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Thread: FIAR No Lapbooking, only manual aka how to walk away from pretty blogs?

  1. #21

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    Quote Originally Posted by Melissa C View Post
    Might I gently say that if you're not doing the manuals, you're not even doing FIAR? Only in the manuals will you find the richness of Five in a Row. On blogs you may find fluffy icing, but if you missed the cake, there has been no substance! In the manuals are where you'll find the literature and art techniques used in the books, and that's the stuff not written about on blogs much. You won't find lessons on perseverance or generations sharing stories written about. Because there's not much to "do" with these, it's hard to blog about them and make them look fun, but they are the meat of Five in a Row and what separates it from other curricula! Open your manual, check off the lessons you want to do for the week, and then do them!

    I completely understand. and I agree. it's just hard for me to stay on task. I think the manuals plant so many great seeds- it's hard for me not to go down the "rabbit trails." I need to remember "less is best" to create a loving learning home environment.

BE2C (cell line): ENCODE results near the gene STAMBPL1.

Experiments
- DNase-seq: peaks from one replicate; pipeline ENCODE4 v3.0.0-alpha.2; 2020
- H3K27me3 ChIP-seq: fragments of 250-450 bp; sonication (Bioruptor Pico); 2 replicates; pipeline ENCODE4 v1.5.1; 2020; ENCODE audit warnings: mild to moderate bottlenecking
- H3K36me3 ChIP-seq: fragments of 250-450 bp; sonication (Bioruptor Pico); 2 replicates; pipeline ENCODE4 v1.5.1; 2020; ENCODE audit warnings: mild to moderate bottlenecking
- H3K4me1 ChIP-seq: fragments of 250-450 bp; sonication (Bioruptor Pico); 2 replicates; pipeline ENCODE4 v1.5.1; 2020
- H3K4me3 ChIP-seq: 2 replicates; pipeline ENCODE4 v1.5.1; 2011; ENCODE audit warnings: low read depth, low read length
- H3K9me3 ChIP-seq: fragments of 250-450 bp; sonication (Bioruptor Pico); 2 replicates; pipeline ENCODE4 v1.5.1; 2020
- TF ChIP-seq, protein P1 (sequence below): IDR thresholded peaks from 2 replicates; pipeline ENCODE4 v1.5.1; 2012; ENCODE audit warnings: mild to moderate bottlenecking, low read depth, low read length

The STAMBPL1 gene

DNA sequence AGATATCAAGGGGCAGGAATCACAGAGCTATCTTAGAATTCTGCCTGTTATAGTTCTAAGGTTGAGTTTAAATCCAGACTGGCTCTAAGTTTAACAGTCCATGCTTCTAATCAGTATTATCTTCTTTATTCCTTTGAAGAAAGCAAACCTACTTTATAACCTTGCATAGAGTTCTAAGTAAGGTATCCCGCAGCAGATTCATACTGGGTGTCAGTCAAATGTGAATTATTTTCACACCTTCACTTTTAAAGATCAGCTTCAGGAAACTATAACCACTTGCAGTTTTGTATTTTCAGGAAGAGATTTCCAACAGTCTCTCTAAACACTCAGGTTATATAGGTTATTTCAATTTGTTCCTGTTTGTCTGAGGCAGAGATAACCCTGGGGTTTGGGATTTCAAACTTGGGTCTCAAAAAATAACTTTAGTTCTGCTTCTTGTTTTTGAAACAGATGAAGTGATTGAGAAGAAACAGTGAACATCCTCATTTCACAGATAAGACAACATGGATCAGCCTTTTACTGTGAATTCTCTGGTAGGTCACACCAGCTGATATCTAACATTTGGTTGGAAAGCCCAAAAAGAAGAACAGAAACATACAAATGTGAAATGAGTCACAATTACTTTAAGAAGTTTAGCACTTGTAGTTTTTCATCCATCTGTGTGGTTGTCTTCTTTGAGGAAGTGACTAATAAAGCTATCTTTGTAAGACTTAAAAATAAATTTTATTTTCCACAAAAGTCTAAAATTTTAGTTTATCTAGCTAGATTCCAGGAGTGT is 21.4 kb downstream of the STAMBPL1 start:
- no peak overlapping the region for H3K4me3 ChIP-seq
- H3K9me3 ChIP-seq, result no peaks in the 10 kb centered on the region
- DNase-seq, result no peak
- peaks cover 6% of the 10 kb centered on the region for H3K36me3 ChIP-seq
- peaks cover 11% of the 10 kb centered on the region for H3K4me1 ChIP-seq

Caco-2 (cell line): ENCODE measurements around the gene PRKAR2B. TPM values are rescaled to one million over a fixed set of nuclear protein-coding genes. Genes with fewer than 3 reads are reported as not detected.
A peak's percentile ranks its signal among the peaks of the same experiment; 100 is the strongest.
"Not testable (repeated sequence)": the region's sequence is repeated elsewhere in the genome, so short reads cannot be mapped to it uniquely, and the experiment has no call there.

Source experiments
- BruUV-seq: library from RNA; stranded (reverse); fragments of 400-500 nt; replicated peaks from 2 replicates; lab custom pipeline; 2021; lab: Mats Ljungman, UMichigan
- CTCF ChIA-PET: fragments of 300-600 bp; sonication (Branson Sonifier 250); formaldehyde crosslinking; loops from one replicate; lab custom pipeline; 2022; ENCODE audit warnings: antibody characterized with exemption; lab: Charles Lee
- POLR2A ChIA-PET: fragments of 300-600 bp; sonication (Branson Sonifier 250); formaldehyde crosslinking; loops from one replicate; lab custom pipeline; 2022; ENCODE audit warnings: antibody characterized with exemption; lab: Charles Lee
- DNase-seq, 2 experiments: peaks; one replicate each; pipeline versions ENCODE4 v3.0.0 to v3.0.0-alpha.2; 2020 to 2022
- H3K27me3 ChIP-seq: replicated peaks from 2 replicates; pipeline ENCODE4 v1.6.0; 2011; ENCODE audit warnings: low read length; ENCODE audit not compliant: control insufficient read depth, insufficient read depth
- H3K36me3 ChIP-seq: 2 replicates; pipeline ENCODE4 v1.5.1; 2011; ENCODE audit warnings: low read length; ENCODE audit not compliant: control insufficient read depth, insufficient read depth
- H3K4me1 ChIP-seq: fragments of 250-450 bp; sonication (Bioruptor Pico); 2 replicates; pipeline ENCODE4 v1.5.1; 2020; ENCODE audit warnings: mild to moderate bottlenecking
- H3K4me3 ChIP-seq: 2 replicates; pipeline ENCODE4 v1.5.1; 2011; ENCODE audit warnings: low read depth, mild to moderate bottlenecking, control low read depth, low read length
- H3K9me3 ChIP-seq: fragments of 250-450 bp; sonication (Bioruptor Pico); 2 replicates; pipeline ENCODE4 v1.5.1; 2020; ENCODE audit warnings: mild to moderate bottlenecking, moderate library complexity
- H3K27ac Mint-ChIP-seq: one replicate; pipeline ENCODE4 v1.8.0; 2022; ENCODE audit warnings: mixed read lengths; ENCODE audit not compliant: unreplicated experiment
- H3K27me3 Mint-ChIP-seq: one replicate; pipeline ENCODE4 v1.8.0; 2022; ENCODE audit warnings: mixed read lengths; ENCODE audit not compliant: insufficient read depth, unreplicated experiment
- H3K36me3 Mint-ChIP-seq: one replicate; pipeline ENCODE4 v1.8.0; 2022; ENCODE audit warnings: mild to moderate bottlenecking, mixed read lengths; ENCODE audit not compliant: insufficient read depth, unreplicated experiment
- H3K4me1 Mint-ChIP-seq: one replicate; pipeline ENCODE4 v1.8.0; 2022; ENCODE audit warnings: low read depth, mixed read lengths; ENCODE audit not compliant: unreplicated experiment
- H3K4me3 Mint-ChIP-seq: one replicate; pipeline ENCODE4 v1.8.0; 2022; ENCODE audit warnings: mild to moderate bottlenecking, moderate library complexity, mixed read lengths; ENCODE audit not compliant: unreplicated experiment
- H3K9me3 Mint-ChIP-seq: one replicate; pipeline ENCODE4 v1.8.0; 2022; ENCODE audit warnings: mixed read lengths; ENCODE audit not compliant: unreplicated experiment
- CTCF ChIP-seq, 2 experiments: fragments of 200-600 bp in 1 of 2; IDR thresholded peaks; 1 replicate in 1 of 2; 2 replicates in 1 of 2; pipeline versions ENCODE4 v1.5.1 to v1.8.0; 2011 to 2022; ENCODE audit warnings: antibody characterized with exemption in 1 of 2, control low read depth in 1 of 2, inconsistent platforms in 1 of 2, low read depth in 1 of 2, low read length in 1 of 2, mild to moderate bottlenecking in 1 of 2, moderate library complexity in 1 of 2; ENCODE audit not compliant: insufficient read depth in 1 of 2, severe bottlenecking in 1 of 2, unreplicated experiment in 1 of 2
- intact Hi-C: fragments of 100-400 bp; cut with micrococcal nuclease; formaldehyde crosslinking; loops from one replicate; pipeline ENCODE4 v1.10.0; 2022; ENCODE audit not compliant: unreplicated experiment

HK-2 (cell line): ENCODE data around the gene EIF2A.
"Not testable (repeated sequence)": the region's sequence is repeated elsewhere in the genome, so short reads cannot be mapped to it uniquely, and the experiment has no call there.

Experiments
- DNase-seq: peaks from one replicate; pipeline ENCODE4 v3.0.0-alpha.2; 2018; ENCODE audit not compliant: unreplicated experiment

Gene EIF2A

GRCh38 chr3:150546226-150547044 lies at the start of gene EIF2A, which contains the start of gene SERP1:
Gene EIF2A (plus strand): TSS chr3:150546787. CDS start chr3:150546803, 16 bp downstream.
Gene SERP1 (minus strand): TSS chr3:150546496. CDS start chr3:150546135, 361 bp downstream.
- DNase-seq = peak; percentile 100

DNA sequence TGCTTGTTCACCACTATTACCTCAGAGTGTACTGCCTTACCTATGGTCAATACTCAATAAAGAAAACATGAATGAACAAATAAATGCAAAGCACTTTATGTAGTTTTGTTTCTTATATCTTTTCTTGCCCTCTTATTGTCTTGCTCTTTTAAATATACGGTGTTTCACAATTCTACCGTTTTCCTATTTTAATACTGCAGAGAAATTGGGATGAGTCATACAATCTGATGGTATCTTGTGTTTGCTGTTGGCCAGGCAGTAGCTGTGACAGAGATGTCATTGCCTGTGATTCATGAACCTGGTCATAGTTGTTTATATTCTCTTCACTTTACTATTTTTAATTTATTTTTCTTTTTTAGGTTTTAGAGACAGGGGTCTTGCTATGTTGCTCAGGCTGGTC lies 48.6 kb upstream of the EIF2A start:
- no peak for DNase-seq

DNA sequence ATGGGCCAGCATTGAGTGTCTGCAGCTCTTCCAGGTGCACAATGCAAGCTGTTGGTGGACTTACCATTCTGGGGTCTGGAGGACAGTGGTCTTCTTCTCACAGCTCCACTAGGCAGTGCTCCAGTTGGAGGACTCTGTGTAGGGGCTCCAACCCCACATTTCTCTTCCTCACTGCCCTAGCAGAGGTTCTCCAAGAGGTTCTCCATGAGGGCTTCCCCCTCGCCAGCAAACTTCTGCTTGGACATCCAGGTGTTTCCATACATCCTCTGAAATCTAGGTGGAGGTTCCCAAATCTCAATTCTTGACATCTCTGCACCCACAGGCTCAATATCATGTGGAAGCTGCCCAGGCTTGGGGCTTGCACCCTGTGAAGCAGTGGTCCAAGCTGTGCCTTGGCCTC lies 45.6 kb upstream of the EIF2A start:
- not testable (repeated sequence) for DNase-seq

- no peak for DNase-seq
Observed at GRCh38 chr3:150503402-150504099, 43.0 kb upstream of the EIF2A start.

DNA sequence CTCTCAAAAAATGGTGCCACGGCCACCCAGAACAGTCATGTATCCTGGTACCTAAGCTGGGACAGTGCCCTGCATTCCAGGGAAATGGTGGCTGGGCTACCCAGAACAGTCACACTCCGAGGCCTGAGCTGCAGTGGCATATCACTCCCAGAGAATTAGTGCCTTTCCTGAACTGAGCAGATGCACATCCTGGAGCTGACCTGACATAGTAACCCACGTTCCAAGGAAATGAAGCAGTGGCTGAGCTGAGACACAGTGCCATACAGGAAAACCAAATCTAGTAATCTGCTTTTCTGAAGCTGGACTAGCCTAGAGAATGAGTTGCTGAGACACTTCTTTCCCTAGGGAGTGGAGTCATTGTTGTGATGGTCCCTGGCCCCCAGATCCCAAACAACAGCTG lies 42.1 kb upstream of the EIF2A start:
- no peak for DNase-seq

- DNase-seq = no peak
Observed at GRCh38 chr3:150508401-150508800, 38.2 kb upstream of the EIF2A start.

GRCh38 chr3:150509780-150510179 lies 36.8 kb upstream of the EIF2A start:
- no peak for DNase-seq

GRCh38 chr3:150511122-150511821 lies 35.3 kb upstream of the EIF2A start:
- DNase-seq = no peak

Thanks again ladies for such wise advice!!! I'm feeling strong in my decision & can't wait to share how it is going (once fall starts)
    Last edited by Tracy-chi; 07-07-2012 at 09:26 AM.
    Tracy
    Rowing with my DS (4) , 2nd grade DD in private school
    Getting excited for our second FIAR summer :)

  2. #22
    Join Date
    Jul 2009
    Location
    Karlstad, Sweden
    Posts
    75

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    So first a disclaimer - I'm not a homeschooler. But my girl is very active and also loves to read. FIAR is a great way for me to a) find great books and b) get into some things with her that I wouldn't have thought of. Perhaps for this reason I don't put pressure on myself on this front...

    What occurs to me is that I like to read blogs and do projects because *I* don't want to get bored. I mean, I want to do FIAR sometimes the way I, a fully grown adult, can do it - far, far, beyond the capacity of my little one and in a way that doesn't capture her interest *at all*. The best solution to this for me is to allow myself to be more creative and playful, but on my own. Heck, if I want to build a clay map of the world and track Captain Cook's journeys, I should just go for it, and not make her do it!